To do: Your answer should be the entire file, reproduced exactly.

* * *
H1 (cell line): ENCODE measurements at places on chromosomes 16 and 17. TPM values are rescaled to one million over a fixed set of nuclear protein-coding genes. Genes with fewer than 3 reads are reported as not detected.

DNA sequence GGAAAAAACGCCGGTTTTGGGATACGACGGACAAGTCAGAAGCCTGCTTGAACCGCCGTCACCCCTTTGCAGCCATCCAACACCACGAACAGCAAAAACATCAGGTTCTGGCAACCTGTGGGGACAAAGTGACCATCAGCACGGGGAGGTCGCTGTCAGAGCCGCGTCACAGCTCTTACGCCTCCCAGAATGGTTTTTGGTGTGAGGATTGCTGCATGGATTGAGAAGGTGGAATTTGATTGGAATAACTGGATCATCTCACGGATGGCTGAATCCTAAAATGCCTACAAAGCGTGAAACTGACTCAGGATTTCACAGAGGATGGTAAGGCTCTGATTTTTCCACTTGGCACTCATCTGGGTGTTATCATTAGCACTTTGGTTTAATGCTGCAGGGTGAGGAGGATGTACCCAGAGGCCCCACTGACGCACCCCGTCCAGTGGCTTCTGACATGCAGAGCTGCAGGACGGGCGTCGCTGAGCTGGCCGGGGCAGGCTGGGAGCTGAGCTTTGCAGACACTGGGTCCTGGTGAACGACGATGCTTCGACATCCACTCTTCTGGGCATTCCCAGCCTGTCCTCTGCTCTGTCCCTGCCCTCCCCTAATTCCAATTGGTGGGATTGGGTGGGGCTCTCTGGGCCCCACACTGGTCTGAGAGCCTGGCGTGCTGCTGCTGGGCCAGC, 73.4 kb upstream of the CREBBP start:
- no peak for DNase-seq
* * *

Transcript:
H1 (cell line): ENCODE measurements at places on chromosomes 16 and 17. TPM values are rescaled to one million over a fixed set of nuclear protein-coding genes. Genes with fewer than 3 reads are reported as not detected.

DNA sequence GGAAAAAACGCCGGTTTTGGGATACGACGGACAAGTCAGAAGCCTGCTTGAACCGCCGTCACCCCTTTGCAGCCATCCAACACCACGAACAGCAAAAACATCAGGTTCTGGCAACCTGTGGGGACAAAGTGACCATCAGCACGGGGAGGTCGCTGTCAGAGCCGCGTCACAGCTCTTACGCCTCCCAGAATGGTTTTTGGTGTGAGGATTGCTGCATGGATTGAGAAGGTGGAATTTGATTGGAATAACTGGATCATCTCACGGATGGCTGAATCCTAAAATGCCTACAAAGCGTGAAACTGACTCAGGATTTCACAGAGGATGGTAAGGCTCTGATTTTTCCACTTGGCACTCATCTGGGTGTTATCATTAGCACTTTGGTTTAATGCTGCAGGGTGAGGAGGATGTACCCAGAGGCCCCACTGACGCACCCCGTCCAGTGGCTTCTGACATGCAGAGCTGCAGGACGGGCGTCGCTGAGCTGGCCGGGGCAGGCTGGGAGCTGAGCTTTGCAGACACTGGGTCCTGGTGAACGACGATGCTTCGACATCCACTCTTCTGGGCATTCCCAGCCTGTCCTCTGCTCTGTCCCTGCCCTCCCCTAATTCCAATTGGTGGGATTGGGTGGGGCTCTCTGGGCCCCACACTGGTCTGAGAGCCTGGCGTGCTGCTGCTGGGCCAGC, 73.4 kb upstream of the CREBBP start:
- no peak for DNase-seq